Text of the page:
Speaking the same language: New technology lets humans and autonomous robots understand each other

Oil and Gas Automation

Researchers from the ORCA (Offshore Robotics for the Certification of Assets) Hub, a consortium of five universities led by Heriot-Watt and Edinburgh universities, have unveiled a new method of communication that allows machines and humans to speak the same language and understand each other’s actions in real time.

‘Building appropriate trust in offshore autonomous robots is essential’ says scientists

Named MIRIAM (Multimodal Intelligent inteRactIon for Autonomous systeMs), the new method of communication is a significant breakthrough that enables people to work with autonomous robots. It allows users to ask robots questions, understand their actions and receive mission status through a digital twin1. MIRIAM uses natural language, allowing users to speak or text queries and receive clear explanations about the robot’s behaviour in an intuitive way.

By improving how robots communicate, MIRIAM will help to build the confidence of those who will be using them and overcome any adoption barriers in the workplace.

MIRIAM will be used by a new collaborative team that sees Heriot-Watt University, through the ORCA Hub, working and integrating its research with the expertise of Phusion, an engineering software firm and Merkle Aquila, a data science firm. They are the latest additions to global energy partner Total’s multimillion-pound research consortium that is working to develop autonomous capabilities with multiple robotic systems for work on offshore energy installations. MIRIAM will initially work with a tracked robot that will be deployed at Total’s Shetland Gas Plant.

Kris Kydd, Head of Robotics at Total E&P UK said:

“Total believes that robots have a huge amount to offer our industry. We are pioneering their use on oil and gas sites and this collaboration is helping us to make significant progress. This announcement is the first important step towards making the actions of autonomous robots clear and understandable, and this will allow them to gain the confidence of the wider workforce.  Robots offer immediate advantages such as increased safety and efficiency.  In the long-term, they offer us new ways of working and are limited only by our imagination.”

Helen Hastie is a professor of computer science at Heriot-Watt University and an ORCA work package lead. She explains:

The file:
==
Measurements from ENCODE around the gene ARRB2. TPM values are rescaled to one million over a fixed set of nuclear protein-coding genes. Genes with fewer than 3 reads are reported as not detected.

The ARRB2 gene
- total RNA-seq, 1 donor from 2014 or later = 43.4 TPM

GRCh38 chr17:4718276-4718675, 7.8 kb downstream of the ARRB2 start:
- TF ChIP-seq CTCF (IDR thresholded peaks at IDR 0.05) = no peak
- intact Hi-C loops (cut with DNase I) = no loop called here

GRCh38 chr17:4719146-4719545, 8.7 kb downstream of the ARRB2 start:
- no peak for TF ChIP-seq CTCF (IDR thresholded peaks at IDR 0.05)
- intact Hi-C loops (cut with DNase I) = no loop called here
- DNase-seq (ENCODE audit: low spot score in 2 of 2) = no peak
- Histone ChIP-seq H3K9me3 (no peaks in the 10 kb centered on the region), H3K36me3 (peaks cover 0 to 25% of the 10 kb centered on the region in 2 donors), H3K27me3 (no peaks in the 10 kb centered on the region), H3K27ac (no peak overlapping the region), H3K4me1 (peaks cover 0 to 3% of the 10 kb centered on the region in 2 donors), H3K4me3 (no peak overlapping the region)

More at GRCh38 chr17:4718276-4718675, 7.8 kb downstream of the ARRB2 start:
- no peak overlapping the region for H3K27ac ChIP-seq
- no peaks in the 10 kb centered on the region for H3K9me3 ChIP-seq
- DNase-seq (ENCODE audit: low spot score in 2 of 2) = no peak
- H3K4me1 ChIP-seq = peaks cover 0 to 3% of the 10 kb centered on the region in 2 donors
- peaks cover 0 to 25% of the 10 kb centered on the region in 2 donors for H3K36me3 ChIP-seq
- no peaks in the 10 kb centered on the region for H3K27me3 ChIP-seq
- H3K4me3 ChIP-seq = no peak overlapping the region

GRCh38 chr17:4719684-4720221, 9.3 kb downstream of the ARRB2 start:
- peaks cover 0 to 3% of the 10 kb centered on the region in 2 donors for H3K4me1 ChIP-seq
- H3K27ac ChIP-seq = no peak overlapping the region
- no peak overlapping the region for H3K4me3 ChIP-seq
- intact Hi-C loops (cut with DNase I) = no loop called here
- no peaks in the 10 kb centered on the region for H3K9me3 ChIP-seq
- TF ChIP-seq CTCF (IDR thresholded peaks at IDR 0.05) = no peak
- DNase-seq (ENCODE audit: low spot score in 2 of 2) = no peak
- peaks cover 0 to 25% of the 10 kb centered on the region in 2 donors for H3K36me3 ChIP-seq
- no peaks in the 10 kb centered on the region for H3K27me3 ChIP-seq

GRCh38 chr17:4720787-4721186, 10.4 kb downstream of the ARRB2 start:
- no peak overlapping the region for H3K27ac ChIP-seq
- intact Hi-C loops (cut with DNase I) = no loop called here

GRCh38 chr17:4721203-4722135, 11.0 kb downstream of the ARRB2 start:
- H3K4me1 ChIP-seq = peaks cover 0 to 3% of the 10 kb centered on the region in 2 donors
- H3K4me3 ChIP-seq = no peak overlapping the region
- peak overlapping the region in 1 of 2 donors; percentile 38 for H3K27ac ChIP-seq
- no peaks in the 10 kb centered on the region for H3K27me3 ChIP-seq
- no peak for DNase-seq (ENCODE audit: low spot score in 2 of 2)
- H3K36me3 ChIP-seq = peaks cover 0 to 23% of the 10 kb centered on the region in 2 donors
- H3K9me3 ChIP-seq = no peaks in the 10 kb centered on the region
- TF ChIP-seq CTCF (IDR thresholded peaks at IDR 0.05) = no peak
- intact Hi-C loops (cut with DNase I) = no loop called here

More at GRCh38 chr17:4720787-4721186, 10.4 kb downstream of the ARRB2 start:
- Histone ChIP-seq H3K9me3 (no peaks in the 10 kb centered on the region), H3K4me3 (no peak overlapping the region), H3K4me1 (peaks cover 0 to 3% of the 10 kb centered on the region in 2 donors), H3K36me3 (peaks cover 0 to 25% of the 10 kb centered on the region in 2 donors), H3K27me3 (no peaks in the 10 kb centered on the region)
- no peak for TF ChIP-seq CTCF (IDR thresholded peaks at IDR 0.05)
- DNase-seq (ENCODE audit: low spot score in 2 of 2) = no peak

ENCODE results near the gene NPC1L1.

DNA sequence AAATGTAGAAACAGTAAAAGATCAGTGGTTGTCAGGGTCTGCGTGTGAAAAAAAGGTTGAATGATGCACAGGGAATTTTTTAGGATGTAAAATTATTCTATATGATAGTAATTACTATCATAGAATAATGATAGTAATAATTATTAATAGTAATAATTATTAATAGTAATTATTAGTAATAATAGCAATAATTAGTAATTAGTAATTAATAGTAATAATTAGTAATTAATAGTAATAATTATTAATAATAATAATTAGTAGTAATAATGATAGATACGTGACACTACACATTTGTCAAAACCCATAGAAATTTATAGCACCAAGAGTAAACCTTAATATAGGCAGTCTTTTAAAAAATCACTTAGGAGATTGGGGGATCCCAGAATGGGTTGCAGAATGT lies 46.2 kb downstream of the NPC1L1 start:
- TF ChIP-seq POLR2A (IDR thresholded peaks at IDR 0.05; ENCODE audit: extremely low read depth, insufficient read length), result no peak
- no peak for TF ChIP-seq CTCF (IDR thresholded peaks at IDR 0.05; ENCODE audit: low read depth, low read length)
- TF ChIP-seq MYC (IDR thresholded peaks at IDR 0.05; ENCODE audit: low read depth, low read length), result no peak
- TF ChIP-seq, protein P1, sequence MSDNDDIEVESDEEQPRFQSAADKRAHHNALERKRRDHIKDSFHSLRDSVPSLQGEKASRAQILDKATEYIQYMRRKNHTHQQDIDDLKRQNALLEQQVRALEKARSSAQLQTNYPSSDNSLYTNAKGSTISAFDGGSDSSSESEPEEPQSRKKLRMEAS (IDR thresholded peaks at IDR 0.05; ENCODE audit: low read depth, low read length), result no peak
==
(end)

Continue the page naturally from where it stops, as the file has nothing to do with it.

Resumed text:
“When robots have an autonomous element, it means that they sense the environment and can make certain decisions by themselves. However, there is currently a communication barrier between robots and their human supervisors in relation to the reasoning behind system actions. This is particularly problematic in remote, highly challenging, and hazardous environments such as offshore, which can involve multiple vehicles and platforms.

“This lack of transparency can lead to a reduction in situation awareness and therefore user-confidence in the robots, hindering the human-robotic team and resulting in unnecessary aborts or laborious manual manipulation of the robot. It is therefore essential that a supervisor understands what the robot is doing and why.

“MIRIAM’s technology is designed to provide invaluable transparency in this process. Our team of researchers have taken a user-centred design approach, which supports Total’s forward-thinking efforts to making operations safer offshore. We have also modified MIRIAM to the specifics of Total’s robotics programme.”

Phusion IM is supporting the project with the implementation of a Master Data Model that will enable the framework for a digital twin of Total’s facilities. This will allow the creation of autonomous routines, enabling Total’s robot to undertake maintenance checks and feedback results in a consistent manner to the digital twin – creating a single source of information for the operating asset.

MIRIAM will allow humans to communicate with this digital twin, and the data held in it, including the robot, via text or speech. This means supervisors can ask where the robot is going, what it plans to do next and why, and query data it has gathered during its missions.

Steve Pearson, Chairman of Phusion IM, said:

“This ground-breaking project demonstrates the importance of high-quality, accessible engineering data as an enabler of digital transformation.  Through our Master Data Model [digital twin] developed for Total, the robots are able to develop capabilities through machine learning and deliver the ultimate benefits of efficiency and operational improvements alongside workforce safety.”

Merkle Aquila is the industrial data science, data engineering and agile delivery collaborative partner. The company has been working with the team to develop solutions using AI to extract maximum value from robotic image data and demonstrate the automation of manual human inspection using computer vision algorithms.

Sean Robertson, Total Client Director from Merkle Aquila, said:

“We have been able to develop working solutions quickly using agile delivery methods, algorithms developed on the Microsoft cloud, tactical data collection and close team collaboration. We have demonstrated leading innovation in tackling these barriers to develop a robust and adaptable solution.”

The project will be used by the original OGRIP (Offshore Ground Robotics Industrial Pilot) robot developed by Total E&P UK, Austrian tech firm Taurob and the Aberdeen-based Oil and Gas Technology Centre (OGTC). OGRIP is designed to support exploration and production operations in increasingly harsh and challenging conditions, including extreme cold, arid climates and isolated locations.